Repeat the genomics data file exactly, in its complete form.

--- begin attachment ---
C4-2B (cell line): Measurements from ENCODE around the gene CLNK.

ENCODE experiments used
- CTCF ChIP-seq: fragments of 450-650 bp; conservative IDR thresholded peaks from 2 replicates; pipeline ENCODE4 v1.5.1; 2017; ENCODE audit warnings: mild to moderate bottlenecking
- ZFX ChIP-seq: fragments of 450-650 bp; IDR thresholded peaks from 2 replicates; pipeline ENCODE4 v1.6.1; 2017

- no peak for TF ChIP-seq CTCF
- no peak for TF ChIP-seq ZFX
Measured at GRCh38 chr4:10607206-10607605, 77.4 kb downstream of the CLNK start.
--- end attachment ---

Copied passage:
C4-2B (cell line): Measurements from ENCODE around the gene CLNK.

ENCODE experiments used
- CTCF ChIP-seq: fragments of 450-650 bp; conservative IDR thresholded peaks from 2 replicates; pipeline ENCODE4 v1.5.1; 2017; ENCODE audit warnings: mild to moderate bottlenecking
- ZFX ChIP-seq: fragments of 450-650 bp; IDR thresholded peaks from 2 replicates; pipeline ENCODE4 v1.6.1; 2017

- no peak for TF ChIP-seq CTCF
- no peak for TF ChIP-seq ZFX
Measured at GRCh38 chr4:10607206-10607605, 77.4 kb downstream of the CLNK start.